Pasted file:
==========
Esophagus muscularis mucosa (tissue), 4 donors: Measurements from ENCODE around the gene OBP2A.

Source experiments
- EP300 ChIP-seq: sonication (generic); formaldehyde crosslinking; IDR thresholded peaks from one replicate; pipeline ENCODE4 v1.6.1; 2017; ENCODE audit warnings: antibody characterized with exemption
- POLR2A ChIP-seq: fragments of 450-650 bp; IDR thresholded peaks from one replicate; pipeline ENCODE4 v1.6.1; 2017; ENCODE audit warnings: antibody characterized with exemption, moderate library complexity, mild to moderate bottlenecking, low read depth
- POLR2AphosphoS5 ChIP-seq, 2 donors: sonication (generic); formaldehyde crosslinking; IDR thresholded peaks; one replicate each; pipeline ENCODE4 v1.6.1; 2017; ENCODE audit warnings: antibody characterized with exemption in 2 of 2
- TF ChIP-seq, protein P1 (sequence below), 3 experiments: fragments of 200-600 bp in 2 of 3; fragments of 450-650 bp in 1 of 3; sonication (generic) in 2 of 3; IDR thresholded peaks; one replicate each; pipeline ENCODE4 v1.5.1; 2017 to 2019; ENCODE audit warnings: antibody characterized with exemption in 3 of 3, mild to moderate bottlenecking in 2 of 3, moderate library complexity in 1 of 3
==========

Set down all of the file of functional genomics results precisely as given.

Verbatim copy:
Esophagus muscularis mucosa (tissue), 4 donors: Measurements from ENCODE around the gene OBP2A.

Source experiments
- EP300 ChIP-seq: sonication (generic); formaldehyde crosslinking; IDR thresholded peaks from one replicate; pipeline ENCODE4 v1.6.1; 2017; ENCODE audit warnings: antibody characterized with exemption
- POLR2A ChIP-seq: fragments of 450-650 bp; IDR thresholded peaks from one replicate; pipeline ENCODE4 v1.6.1; 2017; ENCODE audit warnings: antibody characterized with exemption, moderate library complexity, mild to moderate bottlenecking, low read depth
- POLR2AphosphoS5 ChIP-seq, 2 donors: sonication (generic); formaldehyde crosslinking; IDR thresholded peaks; one replicate each; pipeline ENCODE4 v1.6.1; 2017; ENCODE audit warnings: antibody characterized with exemption in 2 of 2
- TF ChIP-seq, protein P1 (sequence below), 3 experiments: fragments of 200-600 bp in 2 of 3; fragments of 450-650 bp in 1 of 3; sonication (generic) in 2 of 3; IDR thresholded peaks; one replicate each; pipeline ENCODE4 v1.5.1; 2017 to 2019; ENCODE audit warnings: antibody characterized with exemption in 3 of 3, mild to moderate bottlenecking in 2 of 3, moderate library complexity in 1 of 3